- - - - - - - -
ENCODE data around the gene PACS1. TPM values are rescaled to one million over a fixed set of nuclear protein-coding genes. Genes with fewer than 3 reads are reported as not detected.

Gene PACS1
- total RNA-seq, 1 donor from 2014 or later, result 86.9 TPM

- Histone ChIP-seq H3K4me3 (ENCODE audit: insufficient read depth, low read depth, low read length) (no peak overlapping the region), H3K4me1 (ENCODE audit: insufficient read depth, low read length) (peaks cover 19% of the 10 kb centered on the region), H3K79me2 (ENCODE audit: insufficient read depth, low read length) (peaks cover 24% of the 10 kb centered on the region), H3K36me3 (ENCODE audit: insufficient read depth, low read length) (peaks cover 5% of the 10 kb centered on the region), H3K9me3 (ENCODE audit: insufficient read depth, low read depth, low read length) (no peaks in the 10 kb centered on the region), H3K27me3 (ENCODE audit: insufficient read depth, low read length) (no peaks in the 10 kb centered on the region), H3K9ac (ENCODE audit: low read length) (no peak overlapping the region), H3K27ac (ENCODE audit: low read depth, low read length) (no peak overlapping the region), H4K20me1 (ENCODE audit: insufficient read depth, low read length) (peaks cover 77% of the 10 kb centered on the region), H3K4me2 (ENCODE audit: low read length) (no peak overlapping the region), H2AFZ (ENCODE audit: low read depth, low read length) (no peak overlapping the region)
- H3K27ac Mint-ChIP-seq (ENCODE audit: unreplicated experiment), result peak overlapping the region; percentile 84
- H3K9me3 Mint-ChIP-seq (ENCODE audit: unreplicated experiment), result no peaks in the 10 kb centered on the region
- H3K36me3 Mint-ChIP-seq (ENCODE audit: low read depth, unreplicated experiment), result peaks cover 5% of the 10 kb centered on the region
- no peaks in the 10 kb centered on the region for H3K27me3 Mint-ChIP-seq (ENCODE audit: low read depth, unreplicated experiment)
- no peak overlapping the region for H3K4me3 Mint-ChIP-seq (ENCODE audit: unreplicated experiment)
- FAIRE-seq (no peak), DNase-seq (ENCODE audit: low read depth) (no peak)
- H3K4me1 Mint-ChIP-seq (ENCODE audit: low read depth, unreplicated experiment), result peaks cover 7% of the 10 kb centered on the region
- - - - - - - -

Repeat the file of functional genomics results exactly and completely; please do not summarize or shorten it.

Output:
ENCODE data around the gene PACS1. TPM values are rescaled to one million over a fixed set of nuclear protein-coding genes. Genes with fewer than 3 reads are reported as not detected.

Gene PACS1
- total RNA-seq, 1 donor from 2014 or later, result 86.9 TPM

- Histone ChIP-seq H3K4me3 (ENCODE audit: insufficient read depth, low read depth, low read length) (no peak overlapping the region), H3K4me1 (ENCODE audit: insufficient read depth, low read length) (peaks cover 19% of the 10 kb centered on the region), H3K79me2 (ENCODE audit: insufficient read depth, low read length) (peaks cover 24% of the 10 kb centered on the region), H3K36me3 (ENCODE audit: insufficient read depth, low read length) (peaks cover 5% of the 10 kb centered on the region), H3K9me3 (ENCODE audit: insufficient read depth, low read depth, low read length) (no peaks in the 10 kb centered on the region), H3K27me3 (ENCODE audit: insufficient read depth, low read length) (no peaks in the 10 kb centered on the region), H3K9ac (ENCODE audit: low read length) (no peak overlapping the region), H3K27ac (ENCODE audit: low read depth, low read length) (no peak overlapping the region), H4K20me1 (ENCODE audit: insufficient read depth, low read length) (peaks cover 77% of the 10 kb centered on the region), H3K4me2 (ENCODE audit: low read length) (no peak overlapping the region), H2AFZ (ENCODE audit: low read depth, low read length) (no peak overlapping the region)
- H3K27ac Mint-ChIP-seq (ENCODE audit: unreplicated experiment), result peak overlapping the region; percentile 84
- H3K9me3 Mint-ChIP-seq (ENCODE audit: unreplicated experiment), result no peaks in the 10 kb centered on the region
- H3K36me3 Mint-ChIP-seq (ENCODE audit: low read depth, unreplicated experiment), result peaks cover 5% of the 10 kb centered on the region
- no peaks in the 10 kb centered on the region for H3K27me3 Mint-ChIP-seq (ENCODE audit: low read depth, unreplicated experiment)
- no peak overlapping the region for H3K4me3 Mint-ChIP-seq (ENCODE audit: unreplicated experiment)
- FAIRE-seq (no peak), DNase-seq (ENCODE audit: low read depth) (no peak)
- H3K4me1 Mint-ChIP-seq (ENCODE audit: low read depth, unreplicated experiment), result peaks cover 7% of the 10 kb centered on the region